A study of play practices suggests young African-American men play in specific ways that differ from the groups who do tend to leverage gaming interests in to computing interests .
African-American men tend to:
- Use fewer cheats and mods; value good sportsmanship
- Play on console systems
- Place a high value on competition
- Play in multigenerational family settings
DiSalvo’s research is trailblazing in many ways and can be applied to a variety of findings in computer science programs. And while her initial findings do have interesting implications for competitive gaming, they don’t apply specifically to esports, which rose to prominence after her research began.
Most research on esports currently focuses on defining the field or considerations in gambling and legal rights — race is not a primary consideration. And even if African-American players currently prefer consoles (a preference also shared by other esports fans), there are a few reasons that the PC ecosystem around esports is more robust than a console/arcade background.
From a technological standpoint, there are issues with console latency — many professional players also prefer the higher frame rates (the number of frames or images that are projected or displayed per second) possible with PC play and do not consider themselves competitive unless their gear is up to the highest standards. On the console side of the aisle, the release of a new console every five to eight years means that decades of practice can be undone by the release of a new controller.
But there’s also the financial aspect to the PC/console divide that contributes to a growing disparity in esports: the sheer dollar amounts involved. For PC-dominant games such as Dota and League of Legends, the prize pools involved reach into the millions. Part of the money is normally fronted by the publisher to seed initial interest. But much of the pool can also come from competitor or fan contributions. And while there is a major pot for PC-based prize pools, in the console-based world the top prize pools barely reach the hundreds of thousands.
- Dota 2 International = $24,787,916
- League of Legends = $4,946,970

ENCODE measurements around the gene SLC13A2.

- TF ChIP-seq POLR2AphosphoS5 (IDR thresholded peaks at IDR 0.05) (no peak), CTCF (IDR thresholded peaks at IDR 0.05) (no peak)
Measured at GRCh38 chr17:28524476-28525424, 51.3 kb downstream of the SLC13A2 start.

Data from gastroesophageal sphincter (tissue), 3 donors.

- Capcom Cup = $380,000
- Street Fighter V = $100,000
While the historic take in the Dota 2 International prize pool came from community support, the publisher threw in $1.6 million to start. Console publishers have historically been more reluctant to invest big in prize pools or to even support the grass-roots communities around their games.
All of these individual decisions by publishers are currently examined in the context of just one game. But if we broaden the lens to the full landscape for esports, the scope of the problem is clear. Currently, if a player loves Dota, there’s a sponsored path toward a career in the industry and the potential to net up to $10 million in the current prize pool. It can become a lucrative career if a player can reach the highest levels. But if a player loves and puts his or her hours in on Street Fighter, at best, the highest individual take would be $50,000.
These dramatically different outcomes based on the games you love sets up a pernicious cycle in esports — the players who were drawn to more lucrative games have the chance to continue to compete and to live off their earnings. Players who love games that do not find publisher support and audience support simply will not have the same opportunities for advancement in esports, regardless of how good they are.
There is an argument to be made that esports players who want to go pro should go where the money and support are. While that is antithetical to the love of the game that has taken esports this far, the changing landscape may require examining opportunities within the game.